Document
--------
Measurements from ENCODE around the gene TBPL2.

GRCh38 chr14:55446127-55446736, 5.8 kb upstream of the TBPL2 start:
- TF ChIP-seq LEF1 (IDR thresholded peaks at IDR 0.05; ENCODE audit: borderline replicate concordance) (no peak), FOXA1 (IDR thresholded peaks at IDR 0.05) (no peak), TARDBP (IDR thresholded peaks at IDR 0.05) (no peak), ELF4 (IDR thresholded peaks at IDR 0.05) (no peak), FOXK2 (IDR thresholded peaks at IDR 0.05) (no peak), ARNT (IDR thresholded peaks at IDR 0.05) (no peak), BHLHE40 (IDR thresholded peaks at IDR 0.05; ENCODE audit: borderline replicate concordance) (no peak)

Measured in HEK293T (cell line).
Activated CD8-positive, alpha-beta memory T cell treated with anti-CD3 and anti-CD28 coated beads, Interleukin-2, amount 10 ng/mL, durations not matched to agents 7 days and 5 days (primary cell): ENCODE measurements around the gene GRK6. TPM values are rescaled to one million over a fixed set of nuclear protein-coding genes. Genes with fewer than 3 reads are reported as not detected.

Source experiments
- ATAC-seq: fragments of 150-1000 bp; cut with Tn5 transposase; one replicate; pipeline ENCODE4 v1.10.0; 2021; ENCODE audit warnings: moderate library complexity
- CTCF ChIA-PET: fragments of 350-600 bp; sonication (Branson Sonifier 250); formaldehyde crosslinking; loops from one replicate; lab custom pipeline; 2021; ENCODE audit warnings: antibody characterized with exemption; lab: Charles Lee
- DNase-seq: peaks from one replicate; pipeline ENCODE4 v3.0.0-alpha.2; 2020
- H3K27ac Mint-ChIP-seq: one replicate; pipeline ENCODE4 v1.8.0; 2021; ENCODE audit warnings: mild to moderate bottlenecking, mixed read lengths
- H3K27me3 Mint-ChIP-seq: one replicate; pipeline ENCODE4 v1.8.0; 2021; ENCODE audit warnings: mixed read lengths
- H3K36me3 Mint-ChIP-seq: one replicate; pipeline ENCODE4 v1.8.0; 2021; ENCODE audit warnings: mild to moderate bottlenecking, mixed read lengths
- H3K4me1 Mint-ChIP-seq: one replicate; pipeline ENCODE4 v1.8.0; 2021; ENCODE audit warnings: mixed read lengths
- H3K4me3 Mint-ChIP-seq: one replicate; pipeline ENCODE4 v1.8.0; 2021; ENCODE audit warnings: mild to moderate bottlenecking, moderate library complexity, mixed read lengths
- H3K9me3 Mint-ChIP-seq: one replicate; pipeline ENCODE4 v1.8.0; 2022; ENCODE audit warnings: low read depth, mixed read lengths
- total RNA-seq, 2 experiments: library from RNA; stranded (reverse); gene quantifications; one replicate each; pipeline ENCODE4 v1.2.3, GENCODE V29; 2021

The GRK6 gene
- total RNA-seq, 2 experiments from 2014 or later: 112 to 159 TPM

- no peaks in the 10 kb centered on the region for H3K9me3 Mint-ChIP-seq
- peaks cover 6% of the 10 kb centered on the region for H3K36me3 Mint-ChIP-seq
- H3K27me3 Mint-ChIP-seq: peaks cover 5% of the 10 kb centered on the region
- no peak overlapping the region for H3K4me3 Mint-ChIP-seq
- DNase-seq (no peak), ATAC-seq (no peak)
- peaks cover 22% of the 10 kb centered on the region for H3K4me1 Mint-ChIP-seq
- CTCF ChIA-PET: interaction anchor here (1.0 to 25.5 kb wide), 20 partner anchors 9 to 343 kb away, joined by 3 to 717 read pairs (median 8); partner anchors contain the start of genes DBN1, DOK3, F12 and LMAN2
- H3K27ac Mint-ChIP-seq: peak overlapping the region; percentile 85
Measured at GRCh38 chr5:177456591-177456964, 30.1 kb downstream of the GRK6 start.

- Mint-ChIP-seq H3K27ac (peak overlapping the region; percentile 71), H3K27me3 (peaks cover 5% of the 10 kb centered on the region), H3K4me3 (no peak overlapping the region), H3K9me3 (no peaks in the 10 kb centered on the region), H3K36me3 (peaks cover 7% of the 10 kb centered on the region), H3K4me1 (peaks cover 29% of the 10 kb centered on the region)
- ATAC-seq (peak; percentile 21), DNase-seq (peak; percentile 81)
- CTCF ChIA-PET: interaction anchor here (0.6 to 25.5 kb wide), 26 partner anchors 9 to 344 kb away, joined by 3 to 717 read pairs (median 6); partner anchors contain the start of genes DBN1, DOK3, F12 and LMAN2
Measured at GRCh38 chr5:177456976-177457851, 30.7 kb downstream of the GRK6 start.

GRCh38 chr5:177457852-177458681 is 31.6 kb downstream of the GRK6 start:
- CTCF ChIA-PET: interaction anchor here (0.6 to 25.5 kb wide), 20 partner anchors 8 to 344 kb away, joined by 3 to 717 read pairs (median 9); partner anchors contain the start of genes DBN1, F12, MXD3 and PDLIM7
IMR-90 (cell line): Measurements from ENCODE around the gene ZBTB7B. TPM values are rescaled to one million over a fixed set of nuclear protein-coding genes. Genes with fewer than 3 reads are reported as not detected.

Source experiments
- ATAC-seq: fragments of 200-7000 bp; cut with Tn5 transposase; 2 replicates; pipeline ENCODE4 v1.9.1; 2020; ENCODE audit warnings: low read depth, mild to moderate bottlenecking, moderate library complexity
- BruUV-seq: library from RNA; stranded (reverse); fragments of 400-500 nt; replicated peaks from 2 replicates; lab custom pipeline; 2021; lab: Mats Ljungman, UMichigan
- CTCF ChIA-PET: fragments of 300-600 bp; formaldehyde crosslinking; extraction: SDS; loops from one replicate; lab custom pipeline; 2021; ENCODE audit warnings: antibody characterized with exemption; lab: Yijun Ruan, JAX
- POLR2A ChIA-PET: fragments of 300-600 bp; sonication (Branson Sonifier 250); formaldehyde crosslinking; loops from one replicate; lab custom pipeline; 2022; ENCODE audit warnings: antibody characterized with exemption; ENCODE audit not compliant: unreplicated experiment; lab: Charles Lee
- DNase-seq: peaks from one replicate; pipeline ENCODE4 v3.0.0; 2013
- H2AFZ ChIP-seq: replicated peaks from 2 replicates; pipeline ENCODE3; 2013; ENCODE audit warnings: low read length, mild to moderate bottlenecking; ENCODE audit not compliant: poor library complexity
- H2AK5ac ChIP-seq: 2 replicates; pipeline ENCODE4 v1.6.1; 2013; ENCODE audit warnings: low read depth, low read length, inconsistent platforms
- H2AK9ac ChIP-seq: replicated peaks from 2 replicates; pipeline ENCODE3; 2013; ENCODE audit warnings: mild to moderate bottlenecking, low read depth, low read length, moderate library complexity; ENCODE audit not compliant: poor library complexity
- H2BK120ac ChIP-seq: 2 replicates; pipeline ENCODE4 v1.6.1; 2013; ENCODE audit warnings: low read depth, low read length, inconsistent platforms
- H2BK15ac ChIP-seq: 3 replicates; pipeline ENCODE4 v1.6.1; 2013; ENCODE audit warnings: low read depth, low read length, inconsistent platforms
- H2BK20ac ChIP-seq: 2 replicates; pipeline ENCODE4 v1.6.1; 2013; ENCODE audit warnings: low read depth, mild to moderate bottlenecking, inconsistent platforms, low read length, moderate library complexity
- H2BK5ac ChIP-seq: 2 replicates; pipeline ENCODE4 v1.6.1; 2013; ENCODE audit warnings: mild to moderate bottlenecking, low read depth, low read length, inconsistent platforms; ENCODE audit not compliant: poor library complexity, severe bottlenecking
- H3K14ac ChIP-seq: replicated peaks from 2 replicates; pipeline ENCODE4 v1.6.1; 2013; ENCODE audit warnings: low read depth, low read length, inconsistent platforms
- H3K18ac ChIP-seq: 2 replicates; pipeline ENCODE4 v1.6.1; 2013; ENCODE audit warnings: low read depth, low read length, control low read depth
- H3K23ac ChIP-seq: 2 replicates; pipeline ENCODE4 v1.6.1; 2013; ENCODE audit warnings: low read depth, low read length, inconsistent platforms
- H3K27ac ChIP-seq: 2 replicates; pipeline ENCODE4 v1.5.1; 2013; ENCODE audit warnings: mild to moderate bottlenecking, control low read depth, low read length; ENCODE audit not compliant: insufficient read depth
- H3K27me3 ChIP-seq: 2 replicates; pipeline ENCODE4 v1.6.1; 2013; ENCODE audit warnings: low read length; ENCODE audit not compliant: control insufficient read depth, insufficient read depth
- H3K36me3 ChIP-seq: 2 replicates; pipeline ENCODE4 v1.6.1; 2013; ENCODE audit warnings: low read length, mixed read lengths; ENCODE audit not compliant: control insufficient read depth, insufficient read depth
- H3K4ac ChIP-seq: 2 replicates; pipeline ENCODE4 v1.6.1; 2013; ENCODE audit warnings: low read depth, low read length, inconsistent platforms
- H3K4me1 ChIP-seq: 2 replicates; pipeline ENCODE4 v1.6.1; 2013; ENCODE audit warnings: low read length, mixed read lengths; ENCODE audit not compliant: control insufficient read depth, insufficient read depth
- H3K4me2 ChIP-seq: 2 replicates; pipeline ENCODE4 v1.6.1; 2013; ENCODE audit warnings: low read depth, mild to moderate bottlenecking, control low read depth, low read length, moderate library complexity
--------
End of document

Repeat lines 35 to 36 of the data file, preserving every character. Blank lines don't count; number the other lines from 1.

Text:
Source experiments
- ATAC-seq: fragments of 200-7000 bp; cut with Tn5 transposase; 2 replicates; pipeline ENCODE4 v1.9.1; 2020; ENCODE audit warnings: low read depth, mild to moderate bottlenecking, moderate library complexity